nevertheless: She Persisted @ Durango Arts Center

Crop Wall DrawingIMG_4790IMG_4798IMG_4829IMG_4811IMG_5744IMG_4941IMG_4809IMG_5756IMG_5753IMG_5746

“No country can ever truly flourish if it stifles the potential of its women and  deprives itself of the contributions of half of its citizens” First Lady Michelle  Obama.

The title of this exhibition “nevertheless: She Persisted” refers to a phrase by Senate Majority Leader Mitch McConnell. In defense of silencing Senator Elizabeth Warren, McConnell said, ““Sen. Warren was giving a lengthy speech. She had appeared to violate the rule. She was warned. She was given an explanation. Nevertheless, she persisted.” Subsequently, the phrase was embraced on social media and became a battle cry for women across the U.S. in 2017. Women did not want to be told — to sit down and stop talking.

The works in this exhibition are grouped into categories to reflect gender-based burdens. These are hardships disproportionately shouldered by women in society. These gender-based burdens include gender-based violence, political inequality and gender-based-poverty. This weight hauled by women can have a palpable physical existence or take on a psychological shape of enormous proportions. Many women live day-to-day hindered by gender-based burdens; yet, they continue to persist.

The goal of “nevertheless: She Persisted” is to raise awareness of gender-based burdens. By fore-fronting gender-based burdens, inequities surrounding violence, poverty and politics and their impact on women can continue to be highlighted and discussed. Ongoing visibility of these issues is a necessity in order for change to occur – whether it manifests in small steps or larger advancements.

Author: rosemarymezadesplas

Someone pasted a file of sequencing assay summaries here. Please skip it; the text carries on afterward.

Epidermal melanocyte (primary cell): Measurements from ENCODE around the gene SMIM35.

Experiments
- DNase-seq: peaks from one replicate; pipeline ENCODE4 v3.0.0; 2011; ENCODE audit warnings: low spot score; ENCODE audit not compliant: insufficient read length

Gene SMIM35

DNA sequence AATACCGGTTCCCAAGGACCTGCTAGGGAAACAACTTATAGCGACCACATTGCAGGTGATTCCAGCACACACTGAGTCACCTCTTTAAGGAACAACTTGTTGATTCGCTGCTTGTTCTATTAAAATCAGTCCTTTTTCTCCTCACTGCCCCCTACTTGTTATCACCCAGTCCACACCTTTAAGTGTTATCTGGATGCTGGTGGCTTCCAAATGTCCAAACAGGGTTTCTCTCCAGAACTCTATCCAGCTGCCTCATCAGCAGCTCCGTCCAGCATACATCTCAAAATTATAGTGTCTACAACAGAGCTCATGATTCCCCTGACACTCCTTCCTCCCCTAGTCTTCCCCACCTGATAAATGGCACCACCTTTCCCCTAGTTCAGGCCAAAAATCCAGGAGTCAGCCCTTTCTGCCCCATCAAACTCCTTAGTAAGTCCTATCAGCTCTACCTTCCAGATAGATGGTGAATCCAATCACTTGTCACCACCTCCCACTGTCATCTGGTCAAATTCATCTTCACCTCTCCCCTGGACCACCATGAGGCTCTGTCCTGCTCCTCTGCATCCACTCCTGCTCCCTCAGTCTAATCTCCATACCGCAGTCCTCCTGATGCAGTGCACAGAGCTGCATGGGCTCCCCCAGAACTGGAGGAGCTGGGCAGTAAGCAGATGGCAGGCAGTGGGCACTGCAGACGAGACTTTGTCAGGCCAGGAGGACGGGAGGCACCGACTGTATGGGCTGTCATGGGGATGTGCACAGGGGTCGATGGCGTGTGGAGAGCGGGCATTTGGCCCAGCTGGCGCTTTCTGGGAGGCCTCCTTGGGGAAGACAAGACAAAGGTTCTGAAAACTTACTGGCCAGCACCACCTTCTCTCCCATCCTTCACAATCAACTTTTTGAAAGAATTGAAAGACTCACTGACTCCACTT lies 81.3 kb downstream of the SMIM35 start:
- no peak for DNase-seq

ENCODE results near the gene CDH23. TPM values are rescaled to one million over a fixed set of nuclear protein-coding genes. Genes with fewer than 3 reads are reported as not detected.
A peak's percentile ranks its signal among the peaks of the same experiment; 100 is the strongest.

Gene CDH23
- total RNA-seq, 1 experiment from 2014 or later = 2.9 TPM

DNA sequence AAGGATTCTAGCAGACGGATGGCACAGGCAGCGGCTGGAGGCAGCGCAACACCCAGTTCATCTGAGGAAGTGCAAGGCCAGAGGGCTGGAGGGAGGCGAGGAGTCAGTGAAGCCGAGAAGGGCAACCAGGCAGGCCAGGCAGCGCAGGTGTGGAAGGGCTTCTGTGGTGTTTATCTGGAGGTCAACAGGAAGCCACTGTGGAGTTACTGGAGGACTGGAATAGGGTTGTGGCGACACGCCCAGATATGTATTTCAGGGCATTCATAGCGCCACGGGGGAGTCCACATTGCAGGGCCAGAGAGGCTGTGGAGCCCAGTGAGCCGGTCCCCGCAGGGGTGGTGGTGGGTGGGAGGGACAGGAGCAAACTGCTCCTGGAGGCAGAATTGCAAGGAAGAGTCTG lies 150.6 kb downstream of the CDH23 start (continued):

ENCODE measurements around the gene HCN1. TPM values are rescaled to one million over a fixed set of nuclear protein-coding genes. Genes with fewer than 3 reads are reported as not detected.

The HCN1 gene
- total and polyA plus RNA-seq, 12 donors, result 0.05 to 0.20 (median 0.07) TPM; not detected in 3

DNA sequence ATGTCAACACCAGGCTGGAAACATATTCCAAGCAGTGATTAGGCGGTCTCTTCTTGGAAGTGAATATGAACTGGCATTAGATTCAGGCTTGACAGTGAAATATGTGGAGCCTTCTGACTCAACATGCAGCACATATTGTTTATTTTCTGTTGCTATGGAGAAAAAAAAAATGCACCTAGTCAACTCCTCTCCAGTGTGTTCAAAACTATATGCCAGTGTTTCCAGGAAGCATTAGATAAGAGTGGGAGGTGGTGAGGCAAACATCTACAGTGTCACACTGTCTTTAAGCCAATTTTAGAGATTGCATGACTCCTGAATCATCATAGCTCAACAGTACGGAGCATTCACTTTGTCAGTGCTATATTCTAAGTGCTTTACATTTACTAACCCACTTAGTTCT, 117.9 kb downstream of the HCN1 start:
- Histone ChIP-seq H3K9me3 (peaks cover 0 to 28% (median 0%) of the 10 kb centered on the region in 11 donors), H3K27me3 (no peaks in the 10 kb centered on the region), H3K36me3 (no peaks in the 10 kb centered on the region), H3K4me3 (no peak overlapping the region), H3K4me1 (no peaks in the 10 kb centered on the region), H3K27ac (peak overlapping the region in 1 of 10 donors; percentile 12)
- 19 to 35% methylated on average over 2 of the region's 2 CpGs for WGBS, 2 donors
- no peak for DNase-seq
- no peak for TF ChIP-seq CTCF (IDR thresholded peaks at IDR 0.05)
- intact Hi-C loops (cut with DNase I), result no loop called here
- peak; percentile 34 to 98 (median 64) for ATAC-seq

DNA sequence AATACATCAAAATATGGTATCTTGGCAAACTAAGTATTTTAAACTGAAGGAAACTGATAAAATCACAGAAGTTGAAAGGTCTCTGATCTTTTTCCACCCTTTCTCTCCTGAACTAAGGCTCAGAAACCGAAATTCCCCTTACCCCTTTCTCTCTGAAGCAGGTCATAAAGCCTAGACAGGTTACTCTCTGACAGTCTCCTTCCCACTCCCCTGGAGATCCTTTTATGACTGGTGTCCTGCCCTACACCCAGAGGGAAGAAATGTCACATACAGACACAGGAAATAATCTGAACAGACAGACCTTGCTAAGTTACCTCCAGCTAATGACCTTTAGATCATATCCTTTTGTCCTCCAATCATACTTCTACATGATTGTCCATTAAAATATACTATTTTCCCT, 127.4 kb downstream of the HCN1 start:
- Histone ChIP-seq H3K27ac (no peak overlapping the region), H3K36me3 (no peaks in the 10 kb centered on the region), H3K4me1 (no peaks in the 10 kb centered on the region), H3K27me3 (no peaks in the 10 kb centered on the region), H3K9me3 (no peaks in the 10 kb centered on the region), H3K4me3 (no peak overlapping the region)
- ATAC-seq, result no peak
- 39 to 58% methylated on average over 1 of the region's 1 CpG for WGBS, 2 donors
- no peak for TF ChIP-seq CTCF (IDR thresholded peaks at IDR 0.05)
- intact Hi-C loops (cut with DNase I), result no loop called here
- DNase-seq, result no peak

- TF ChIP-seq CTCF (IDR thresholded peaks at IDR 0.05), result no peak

Farmington, NM-based Latina artist, Rosemary Meza-DesPlas is known for exploring gender, sexuality, and identity issues through hand-sewn human hair drawings, watercolors and on-site drawing installations. She received an MFA from the Maryland Institute College of Art and a BFA from The University of North Texas. Ms. Meza-DesPlas has been sewing with her own hair since 2000. Her decision to collect and sort hair to utilize as a vehicle for making art is informed by socio-cultural symbolism, feminism, body image, and religious symbolism. An article on her hand-sewn human hair drawings was featured in the Huffington Post Arts & Culture section in 2015. Meza-DesPlas’ most recent drawings incorporate her gray hair. In 2019, Rosemary Meza-DesPlas was featured in Santa Fe, NM’s the/magazine as “12 Artists in New Mexico to Know Now”. Ms. Meza-DesPlas parallels the themes in her artwork with the written word and spoken word performances. In 2018, she presented the academic paper Reclaiming the Tool of Anger: Year of the Angry Women at the 9th International Conference of the Image in Hong Kong. Ms. Meza-DesPlas’ recent spoken word performances were at the Feminist Art Conference, Ontario College of Art & Design, Toronto, Canada; Center for Contemporary Arts, Santa Fe, NM; ARC Gallery in Chicago, IL and the Durango Arts Center in Durango, CO.

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